Excellent day at mi casa yesterday. Nicky Galifianakis, the world renown creator of Nick and Zuzu (nickyandzuzu.com) and artistic half of Carolyn Hax's Washington Post column, took precious time out of his busy schedule zipping up and down the California coast to pay a visit to my humble abode. Wherein we happily slung the pixels around as we jointly reveled in the power of digital art tools.
And because we were using my computer, I still have a record of the fun. The work that was done "for realsies" (e.g. for publication) will have to remain a secret, but some of the fun doodling miiight have looked something like this:
Great stuff, no? That's just the result of Nicky trying out a new tool and immediately knocking it out of the park.
My biggest wish is that the visit could have been longer, but other engagements beckoned. So focused on cartooning were we, that it didn't occur to me until after the visit that no pics were taken. Of course, the picture above is more than enough but I'm sad I didn't get a picture of the man himself. So I had to create my own. I'm no caricaturist but here's my poor attempt at capturing the artist behind the art:
Starting in the Fall, my part of the country can look forward to a visit from hordes of cute birdies called Cedar Waxwings. They're called that, supposedly, because the bright yellow they sport on their tail looks like drips of wax. Kinda does.
Whilst strolling through my neighborhood just now I heard their VERY distinctive call. Doesn't really sound like a bird call, more like a high pitched tweedle, for want of a better word. When you hear it, you know there are waxwings around, probably all perched at the top of a tree. And there they were:
As I got closer I knew they'd take off; they're pretty skittish. So I was ready to snap them just as they decided to leave:
More than most, these guys really like to form flocks (or swarms, as a dynamicist would say) and they move about as if controlled by a single intelligence. There are lots of examples of multi-body systems in the world and these guys are a particularly attractive one. That's why I decided to feature them as the chapter opener on one of my books. Streaks of brown and yellow against a cloud filled blue sky. Pretty nice.
Of course, for that shot I was using something a little bit upscale from my iPhone. They don't make it easy.
Wait, what's that you say? You still can't really tell what they look like? Ah, okay. Maybe this will help:
Up close and personal. Wax on, wax off.
How do I admire thine artistry? Let me count the ways. No, better not try; I can't count that high.
Just four days ago I received my copy of The Art of Richard Thompson. And I've been high on it ever since. In case you, dear reader, aren't yet familiar with Richard's work, I so very strongly recommend that you do as I did and hop over here: https://squareup.com/market/one-more-page/art-of-richard-thompson and buy yourself a copy. You won't regret it. (And, no, I don't make any commission from the sale - this is just flat out good advice.)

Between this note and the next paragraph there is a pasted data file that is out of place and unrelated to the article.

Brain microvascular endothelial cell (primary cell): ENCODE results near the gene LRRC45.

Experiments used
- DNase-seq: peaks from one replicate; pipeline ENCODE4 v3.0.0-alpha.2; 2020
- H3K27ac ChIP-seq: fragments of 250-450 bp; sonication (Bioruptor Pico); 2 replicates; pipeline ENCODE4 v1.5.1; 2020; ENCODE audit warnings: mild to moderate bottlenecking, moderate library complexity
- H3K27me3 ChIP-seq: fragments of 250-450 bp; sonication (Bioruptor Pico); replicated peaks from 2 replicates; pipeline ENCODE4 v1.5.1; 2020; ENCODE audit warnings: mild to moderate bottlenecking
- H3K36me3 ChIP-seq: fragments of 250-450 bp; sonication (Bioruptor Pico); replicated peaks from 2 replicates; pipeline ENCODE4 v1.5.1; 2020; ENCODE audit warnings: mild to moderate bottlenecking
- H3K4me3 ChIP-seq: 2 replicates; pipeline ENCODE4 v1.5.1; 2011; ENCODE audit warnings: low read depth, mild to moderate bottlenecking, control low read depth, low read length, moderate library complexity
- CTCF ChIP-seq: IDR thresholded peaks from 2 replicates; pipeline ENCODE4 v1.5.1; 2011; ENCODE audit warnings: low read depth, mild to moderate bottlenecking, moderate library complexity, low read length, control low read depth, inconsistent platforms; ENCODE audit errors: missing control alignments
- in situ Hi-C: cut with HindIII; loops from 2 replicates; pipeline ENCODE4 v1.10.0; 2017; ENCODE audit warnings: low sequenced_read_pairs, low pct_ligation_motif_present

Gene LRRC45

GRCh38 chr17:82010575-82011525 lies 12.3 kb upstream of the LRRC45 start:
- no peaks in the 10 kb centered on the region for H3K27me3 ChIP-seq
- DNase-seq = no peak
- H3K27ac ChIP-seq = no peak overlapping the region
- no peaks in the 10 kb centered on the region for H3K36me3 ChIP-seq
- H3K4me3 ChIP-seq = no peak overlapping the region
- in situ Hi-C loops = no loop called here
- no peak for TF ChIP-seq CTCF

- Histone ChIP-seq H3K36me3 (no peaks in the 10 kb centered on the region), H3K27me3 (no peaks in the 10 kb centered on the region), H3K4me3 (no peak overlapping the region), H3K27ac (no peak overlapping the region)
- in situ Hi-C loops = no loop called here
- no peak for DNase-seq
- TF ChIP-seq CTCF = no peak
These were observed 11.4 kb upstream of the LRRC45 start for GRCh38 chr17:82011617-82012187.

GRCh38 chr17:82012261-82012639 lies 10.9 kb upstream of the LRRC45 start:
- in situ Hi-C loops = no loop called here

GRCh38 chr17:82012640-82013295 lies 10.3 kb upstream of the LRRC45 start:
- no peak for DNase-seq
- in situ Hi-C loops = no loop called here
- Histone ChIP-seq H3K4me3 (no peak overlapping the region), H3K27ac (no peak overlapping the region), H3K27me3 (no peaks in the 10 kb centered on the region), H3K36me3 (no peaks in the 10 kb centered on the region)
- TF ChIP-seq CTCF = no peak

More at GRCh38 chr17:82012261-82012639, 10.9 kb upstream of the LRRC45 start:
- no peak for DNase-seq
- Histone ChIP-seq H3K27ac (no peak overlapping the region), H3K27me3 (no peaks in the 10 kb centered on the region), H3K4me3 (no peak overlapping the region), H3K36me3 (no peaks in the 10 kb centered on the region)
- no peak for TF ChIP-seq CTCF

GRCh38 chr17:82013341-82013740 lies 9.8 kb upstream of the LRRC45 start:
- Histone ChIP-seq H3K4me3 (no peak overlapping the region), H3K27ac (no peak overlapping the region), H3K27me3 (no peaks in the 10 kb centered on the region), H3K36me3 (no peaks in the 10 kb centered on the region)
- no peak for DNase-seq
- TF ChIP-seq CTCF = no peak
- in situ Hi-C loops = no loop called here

Richard represents, without doubt, the high-water mark of illustration and cartooning. His mastery of brush and pen, ink and paint, is mind-bogglingly overwhelming. It can fairly be said, "Look upon these works and despair." Because the level he sets is so high, the path to despair for the struggling artist is an easy one to tread. How can one compete? The answer is, one can't. But just as Michelangelo's existence didn't preclude that of others, so Richard's brilliance should serve to inspire, to set a mark to aim at, however much one might fall short in the end.
What I've chosen to focus on is a detail from one of Richard's hanged clown pieces. That something could be so grotesque and beautiful at the same time is a marvel. Here it is:
I could talk about the technique, the colors, the composition but ... what I'm going to focus on is the form characterization. You glance at the picture and you immediately see the head of a clown. But look closer. Just how far does this clown depart from reality? Consider the eyes and nose and then ask where the rest of the head "should" be. I've answered that question below:
Based on just those elements, the rest of the head should be moving lower left. Yet it clearly doesn't. Now repeat, focusing on the neck and mouth. What does that bring us?
A side view. Both of my prior examples are OK cartooning. They're also what 90 percent of the cartoonists in the world, myself included, would first do. But Richard sees the world more completely. Both approaches have some merit so why not combine them? Why not indeed. And, as you can see from his original, it raises the image up to another level of absurdity and beauty. Distorted, absurd and yet immediately powerful and compelling.
You know what I'm doing these last few days? Paging through this gem of a book, digesting its ideas, and planting them within myself. I already feel the affects. I don't even remember what I paid for it but whatever it was, it was a bargain. This stuff is priceless.